Every other year, we ask our community to help us understand the strengths & needs of King County families through the Best Starts for Kids Health Survey (BSKHS), a critical tool to help us understand our impact. Over the past week, we’ve shared how we partner with communities to help us understand the stories behind the numbers.
Beginning today, the BSK health survey is now open to all King County parents and caregivers of children elementary school age or younger! Please share your voice through our 15-20 minute survey.
When we started virtual data dives, we were in the middle of pandemic and unsure if families would be able to or even want to join our conversations. We knew that families were stressed in many ways by the impacts of the pandemic and that “zoom fatigue” is real. We wondered: would people want to spend their time discussing our data virtually? Would meaningful connections among participants still happen when we couldn’t share connect in-person? Was it even worth trying?
However, we were amazed by the participation, sense of connection, and collaborative spirit at the virtual community cafes. We are thankful to everyone who connected with us and shared your experiences, from the families who provided feedback to the café hosts who facilitated. What we heard from our communities will help us inform the next Best Starts for Kids Health Survey and continue to support families across all corners of King County.
Coping with the day-to-day demands of raising children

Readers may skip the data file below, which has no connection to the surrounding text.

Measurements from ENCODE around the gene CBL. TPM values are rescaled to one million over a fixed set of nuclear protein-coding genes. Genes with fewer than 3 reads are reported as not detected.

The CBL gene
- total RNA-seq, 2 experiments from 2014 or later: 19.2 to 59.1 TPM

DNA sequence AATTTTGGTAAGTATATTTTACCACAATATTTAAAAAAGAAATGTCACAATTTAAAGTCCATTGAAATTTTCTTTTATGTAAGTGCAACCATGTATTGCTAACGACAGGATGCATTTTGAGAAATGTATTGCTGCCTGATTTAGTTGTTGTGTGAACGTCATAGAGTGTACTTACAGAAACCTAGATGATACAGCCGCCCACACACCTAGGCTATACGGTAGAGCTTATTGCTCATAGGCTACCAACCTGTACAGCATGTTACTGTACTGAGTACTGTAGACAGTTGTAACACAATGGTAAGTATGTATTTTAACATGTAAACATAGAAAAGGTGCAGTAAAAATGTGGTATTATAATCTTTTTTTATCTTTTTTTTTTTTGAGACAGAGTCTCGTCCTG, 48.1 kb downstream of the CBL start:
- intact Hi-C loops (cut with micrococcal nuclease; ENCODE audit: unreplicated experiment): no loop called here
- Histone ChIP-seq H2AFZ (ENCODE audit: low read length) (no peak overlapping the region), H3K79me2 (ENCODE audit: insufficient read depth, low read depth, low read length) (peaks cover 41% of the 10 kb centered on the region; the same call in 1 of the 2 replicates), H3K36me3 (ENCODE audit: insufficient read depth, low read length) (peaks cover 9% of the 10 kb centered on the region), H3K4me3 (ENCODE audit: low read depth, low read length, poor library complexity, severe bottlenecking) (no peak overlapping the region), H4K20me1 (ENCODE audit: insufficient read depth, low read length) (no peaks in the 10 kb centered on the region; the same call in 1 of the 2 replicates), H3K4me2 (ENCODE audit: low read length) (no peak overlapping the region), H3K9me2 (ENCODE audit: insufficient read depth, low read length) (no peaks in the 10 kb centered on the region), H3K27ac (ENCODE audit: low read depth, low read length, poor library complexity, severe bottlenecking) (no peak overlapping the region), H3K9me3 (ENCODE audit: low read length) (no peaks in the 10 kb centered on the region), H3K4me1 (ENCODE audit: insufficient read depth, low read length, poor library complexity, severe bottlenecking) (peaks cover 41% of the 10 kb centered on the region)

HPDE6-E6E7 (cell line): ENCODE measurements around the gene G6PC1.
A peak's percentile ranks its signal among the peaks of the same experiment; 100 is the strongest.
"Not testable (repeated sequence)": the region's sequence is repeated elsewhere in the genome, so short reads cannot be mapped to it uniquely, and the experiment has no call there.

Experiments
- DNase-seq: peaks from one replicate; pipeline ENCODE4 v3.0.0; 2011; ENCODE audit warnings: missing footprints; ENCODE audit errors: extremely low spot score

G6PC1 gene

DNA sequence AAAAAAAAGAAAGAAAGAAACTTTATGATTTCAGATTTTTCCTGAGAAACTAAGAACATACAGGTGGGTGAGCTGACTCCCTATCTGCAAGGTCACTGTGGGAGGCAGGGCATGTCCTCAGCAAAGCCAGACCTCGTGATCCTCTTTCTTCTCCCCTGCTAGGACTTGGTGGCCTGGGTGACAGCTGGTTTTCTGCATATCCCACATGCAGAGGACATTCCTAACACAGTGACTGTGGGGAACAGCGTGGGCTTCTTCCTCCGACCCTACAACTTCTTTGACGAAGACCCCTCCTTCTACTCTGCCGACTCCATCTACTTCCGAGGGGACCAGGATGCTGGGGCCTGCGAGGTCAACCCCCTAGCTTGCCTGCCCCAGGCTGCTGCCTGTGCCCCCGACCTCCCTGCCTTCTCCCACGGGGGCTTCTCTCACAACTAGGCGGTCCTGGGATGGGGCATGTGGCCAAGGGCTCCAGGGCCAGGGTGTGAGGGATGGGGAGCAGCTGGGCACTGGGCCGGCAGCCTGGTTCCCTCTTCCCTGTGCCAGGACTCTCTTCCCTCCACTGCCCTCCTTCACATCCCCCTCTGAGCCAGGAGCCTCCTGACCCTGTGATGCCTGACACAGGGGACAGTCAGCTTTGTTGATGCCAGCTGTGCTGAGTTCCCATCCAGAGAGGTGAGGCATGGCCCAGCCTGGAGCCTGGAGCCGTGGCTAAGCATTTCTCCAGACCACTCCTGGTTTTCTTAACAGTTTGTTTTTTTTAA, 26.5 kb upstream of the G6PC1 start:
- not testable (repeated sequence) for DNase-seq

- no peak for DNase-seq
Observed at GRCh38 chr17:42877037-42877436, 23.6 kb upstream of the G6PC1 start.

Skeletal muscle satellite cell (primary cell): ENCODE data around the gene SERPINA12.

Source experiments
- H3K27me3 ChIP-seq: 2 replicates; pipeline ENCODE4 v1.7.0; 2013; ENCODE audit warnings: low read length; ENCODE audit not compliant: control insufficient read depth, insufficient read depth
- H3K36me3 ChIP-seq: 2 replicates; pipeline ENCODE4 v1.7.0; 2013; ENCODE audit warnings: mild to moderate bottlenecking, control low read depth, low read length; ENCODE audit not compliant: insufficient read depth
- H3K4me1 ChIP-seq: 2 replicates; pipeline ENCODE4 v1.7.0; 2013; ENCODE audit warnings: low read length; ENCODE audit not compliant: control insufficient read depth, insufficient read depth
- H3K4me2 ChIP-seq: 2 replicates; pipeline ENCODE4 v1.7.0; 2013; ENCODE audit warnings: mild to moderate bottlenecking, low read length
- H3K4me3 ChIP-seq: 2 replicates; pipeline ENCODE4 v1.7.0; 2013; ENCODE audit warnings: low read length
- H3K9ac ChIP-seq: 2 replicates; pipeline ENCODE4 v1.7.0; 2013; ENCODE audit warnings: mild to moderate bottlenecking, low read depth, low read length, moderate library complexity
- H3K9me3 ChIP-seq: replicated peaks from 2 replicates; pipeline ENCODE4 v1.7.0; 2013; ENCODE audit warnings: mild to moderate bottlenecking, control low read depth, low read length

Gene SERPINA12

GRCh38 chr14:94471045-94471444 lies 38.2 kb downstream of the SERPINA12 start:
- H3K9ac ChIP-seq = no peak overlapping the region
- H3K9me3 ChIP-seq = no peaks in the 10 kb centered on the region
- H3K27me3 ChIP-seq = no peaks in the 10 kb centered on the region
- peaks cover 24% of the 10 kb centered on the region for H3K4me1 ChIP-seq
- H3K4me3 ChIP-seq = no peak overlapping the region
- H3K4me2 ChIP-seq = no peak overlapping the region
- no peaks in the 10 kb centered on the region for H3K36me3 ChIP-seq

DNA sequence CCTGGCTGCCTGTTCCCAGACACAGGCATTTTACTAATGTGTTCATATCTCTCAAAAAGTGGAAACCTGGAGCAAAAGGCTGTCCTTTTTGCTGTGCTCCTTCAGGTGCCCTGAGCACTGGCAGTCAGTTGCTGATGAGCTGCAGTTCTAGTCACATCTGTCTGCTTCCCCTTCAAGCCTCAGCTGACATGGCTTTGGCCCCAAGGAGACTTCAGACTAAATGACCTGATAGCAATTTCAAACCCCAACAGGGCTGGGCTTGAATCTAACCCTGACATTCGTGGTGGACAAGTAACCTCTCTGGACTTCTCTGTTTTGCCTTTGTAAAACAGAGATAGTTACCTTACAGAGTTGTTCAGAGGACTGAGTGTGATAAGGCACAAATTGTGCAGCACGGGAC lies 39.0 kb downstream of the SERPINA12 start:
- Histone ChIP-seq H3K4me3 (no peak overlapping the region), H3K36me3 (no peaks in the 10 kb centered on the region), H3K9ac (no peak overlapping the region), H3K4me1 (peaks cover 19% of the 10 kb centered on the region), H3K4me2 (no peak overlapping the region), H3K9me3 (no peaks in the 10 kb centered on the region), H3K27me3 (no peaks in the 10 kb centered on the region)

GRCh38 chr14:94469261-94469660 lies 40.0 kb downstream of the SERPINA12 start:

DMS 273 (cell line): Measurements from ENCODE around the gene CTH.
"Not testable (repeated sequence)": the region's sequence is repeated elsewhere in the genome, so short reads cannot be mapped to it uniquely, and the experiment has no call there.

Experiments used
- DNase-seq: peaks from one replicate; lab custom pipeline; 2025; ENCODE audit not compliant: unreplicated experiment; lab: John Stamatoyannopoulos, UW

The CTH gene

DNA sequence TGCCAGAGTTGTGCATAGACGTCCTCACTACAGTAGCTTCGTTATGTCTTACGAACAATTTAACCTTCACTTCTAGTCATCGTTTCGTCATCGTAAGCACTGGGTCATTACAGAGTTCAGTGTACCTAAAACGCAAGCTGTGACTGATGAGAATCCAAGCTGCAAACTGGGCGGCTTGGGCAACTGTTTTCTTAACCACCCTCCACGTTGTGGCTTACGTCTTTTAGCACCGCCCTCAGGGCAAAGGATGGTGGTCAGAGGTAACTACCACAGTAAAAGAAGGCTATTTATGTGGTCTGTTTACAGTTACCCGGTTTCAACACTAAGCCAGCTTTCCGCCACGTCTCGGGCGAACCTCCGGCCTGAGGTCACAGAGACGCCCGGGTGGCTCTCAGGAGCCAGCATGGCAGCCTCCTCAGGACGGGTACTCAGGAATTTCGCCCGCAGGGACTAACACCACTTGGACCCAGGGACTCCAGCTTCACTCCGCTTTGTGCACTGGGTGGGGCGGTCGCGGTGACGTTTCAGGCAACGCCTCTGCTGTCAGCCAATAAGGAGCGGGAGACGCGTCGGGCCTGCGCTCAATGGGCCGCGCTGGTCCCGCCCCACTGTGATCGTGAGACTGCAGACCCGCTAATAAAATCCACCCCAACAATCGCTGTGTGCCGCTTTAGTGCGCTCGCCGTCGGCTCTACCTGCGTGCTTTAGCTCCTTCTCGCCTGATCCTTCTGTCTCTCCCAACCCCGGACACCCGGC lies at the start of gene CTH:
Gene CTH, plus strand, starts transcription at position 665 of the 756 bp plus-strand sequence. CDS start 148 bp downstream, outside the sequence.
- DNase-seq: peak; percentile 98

Read the first blog post here.
We heard about how different communities interpreted a survey question about how well parents and caregivers felt they were “coping with the demands of parenting.” Some felt the data overrepresented how their communities were managing, as they would say they were doing well even while facing stressful challenges. Others felt their community underrepresented how well they did, as they compared themselves to high cultural expectations around parenting.
Parent Support of early child development
Read the second blog post here.
We also asked about a series of survey questions that ask parents whether they take turns going back and forth with their child while talking, playing, or exploring, talk about the things they see, hear, and do together, and respond to children’s sounds, actions, and words. While different communities shared different reactions, a common theme emerged: that parents care deeply for their children and value spending time together, yet many, especially in communities of color and immigrant communities, must work long hours to make ends meet, limiting their opportunities to spend time with their children.
Read the third blog post here.
We also heard loud and clear about how parents felt that their children were treated in schools. From being teased for bringing cultural foods for lunch, to being expected to do the bare minimum rather than having powerful potential, parents identified many ways that school environments did not help their young scholars of color thrive. There’s a huge variety of environments and experiences in King County schools, and some parents had positive experiences and expressed appreciation for the supportive teachers they’d encountered.
We are thankful to all the families across King County who partner with us to help us understand the stories behind the Best Starts for Kids Health Survey results. Here are our next steps for the health survey and how we plan to strengthen future BSK health surveys:
- We are sharing the survey themes that surfaced with the Best Starts for Kids teams to address the issues that families discussed.
- We are updating how we share survey data to better incorporate community stories and feedback.
- We are working on developing relationships with liaisons from communities not represented by our existing Language Community Liaisons to increase community involvement for future surveys.
- We’re working to use approaches identified by communities that work best for families.
- BSK Liaisons will also be reaching back out to their communities to invite parents and families to take the survey, connect, and build community.
Please contact BSK.Data@Kingcounty.gov if you have further questions.